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HomeNewsUnlocking African skills for growth

Unlocking African skills for growth

Despite a youthful and largely literate demographic, the current narrative is that Africa’s skills don’t match the needs of a rapidly evolving digital and knowledge-based global economy. The global tilt to remote working during the Covid-19 epidemic only exacerbated Africa’s critical skills shortage as the continent proved fertile hunting ground for global companies seeking affordable new-economy skills. It is expected that shrinking workforces in many developed economies are only likely to deepen the import of skills from African environments offering lower wages and less competitive urban lifestyle propositions.

Standard Bank is Africa’s largest bank, employing over fifty thousand people across 20 markets on the continent. As such, the bank is acutely aware of the efforts of its client businesses as well as its own operations in developing and retaining skills.

In Standard Bank’s view, a different skills landscape emerges. Many of Africa’s urban and peri-urban centers, for example, are rich in services skills, like hair and beauty, retail, insurance, bookkeeping, actuarial, light engineering and motor repair, plumbing and electrical services. Since these skills are hard to market and deliver online, they often find themselves locked inside Africa’s urban and peri urban centers. That said, Africa’s relatively well-educated and largely English and French-speaking populations are already commanding a large segment of global call center employment, with extensive investment by insurance, technology and logistics companies and other online service providers in key urban centers. As infrastructure development improves across the continent and global digital networks grow, Africa’s pool of previously isolated urban and peri-urban skills will become increasingly relevant to broader African as well as international markets.

Across Africa, Standard Bank has invested heavily in enterprise development, including programmes aimed at developing entrepreneurial skills. Most of these initiatives focus on strengthening collaboration and coordination among different actors in the skills ecosystem. This is largely achieved by partnering with African businesses, business schools, industry associations, universities and other social partners to provide training or build capacity and skills. From Uganda to South Africa and Kenya to Cote d’Ivoire, Standard Bank is involved in hundreds of programmes assisting African entrepreneurs develop finance, auditing, marketing, human resources, compliance, legal, corporate governance and data and information management skills.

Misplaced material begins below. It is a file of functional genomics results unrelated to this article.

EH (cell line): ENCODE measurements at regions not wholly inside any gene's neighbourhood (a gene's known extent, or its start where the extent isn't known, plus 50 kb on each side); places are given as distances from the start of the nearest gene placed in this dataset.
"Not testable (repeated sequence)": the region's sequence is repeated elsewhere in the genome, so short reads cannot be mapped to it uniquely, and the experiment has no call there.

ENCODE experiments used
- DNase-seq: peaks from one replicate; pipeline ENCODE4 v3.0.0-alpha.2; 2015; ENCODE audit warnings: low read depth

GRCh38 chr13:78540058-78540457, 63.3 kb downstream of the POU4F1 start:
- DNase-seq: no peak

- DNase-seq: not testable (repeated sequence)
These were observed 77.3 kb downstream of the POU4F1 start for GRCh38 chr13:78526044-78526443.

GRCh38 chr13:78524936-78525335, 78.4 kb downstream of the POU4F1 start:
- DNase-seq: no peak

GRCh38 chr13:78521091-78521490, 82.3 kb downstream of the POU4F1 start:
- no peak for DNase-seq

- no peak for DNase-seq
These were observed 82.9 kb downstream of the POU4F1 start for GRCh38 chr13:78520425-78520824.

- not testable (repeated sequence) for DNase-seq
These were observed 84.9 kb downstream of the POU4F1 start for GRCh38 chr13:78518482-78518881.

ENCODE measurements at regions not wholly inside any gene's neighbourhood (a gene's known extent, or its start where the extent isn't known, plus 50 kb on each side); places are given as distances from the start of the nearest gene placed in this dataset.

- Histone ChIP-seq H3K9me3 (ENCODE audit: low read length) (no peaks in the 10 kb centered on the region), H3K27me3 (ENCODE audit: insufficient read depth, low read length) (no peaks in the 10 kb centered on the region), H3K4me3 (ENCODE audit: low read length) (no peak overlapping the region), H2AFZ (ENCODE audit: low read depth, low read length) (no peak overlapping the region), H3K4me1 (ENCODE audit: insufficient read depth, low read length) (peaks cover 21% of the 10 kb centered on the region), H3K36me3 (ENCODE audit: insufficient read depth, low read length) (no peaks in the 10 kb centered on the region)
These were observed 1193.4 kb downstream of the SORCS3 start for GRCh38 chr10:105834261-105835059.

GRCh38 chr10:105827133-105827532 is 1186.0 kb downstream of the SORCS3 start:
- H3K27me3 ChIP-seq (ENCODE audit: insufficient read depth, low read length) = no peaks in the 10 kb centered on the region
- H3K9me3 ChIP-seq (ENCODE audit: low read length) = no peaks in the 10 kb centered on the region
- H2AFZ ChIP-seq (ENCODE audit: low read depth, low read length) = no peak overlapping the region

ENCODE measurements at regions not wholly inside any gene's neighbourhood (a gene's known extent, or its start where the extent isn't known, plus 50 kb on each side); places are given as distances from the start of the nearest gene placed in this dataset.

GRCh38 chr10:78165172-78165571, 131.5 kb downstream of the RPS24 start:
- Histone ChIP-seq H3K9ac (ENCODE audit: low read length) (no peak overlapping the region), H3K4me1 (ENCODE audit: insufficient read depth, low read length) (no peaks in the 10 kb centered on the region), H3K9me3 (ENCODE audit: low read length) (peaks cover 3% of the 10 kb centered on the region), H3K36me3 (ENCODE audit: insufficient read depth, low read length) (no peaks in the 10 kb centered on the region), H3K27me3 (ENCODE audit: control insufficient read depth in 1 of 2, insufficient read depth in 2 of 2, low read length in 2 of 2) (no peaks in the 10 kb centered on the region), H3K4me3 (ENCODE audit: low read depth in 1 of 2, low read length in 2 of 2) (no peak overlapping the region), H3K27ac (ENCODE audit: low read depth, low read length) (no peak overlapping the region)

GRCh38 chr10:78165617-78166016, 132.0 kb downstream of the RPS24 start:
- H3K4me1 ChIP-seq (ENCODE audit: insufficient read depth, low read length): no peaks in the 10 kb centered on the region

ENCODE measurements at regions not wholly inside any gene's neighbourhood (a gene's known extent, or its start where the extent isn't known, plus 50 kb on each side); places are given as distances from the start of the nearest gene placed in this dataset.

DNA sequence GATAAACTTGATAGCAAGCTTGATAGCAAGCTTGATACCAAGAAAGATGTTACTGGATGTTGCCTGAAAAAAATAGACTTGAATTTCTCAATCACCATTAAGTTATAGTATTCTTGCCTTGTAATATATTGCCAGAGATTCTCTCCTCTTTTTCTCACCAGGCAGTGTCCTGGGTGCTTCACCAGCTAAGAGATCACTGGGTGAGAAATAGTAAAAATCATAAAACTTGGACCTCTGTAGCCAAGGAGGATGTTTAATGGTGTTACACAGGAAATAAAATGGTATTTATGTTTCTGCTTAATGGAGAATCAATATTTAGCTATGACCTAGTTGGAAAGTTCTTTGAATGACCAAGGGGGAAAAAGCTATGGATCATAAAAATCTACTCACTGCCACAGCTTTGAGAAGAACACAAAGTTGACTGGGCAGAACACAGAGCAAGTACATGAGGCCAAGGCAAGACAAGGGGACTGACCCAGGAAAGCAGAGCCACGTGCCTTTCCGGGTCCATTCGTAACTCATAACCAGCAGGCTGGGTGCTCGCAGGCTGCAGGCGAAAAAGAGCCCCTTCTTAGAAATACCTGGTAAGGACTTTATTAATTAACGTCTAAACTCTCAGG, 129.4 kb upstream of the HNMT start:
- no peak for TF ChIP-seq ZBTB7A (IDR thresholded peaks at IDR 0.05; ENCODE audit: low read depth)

This experience has shown Standard Bank that Africa’s less regulated and highly entrepreneurial business environments, requiring multi-tasking and independent thought and decision making, is particularly adept at developing the higher-order holistic thinking, management and complex communication and solutioning skills so prized in the new global economy.

While these abilities often add to the global attractiveness of African management skills, the independent, entrepreneurial and adaptive nature of Africa’s management culture make the continent a sought-after training ground in marketing, logistics, sales and management. Many Chinese companies, for example, deliberately place their younger staff in Africa during their formative years in order to develop the critical independence of thought and self-motivated solutioning skills required in the new economy.

In addition to running graduate training programmes informed by each countries’ unique business contexts, Standard Bank also deploys its own platforms to support entrepreneurial skills development. The bank’s Backbase business platform in partnership with Microsoft, for example, assists client businesses across Africa access cloud-based accounting services. Similarly, Standard Bank’s Unayo global digital platform as well as its OneFarm Share online agricultural marketplace provide Africans access to the global digital economy via simple hand-held devices. Finally, Standard Bank’s own internal enterprise banking training programmes assist client-facing bankers support African entrepreneurs to start up, grow and win.

Without ignoring the skills shortages that the continent faces, as a bank committed to driving Africa’s growth, Standard Bank’s privileged view of Africa reveals a much more innovative and dynamic skills ecosystem, alive to the continent’s rich opportunity and diverse challenge landscape.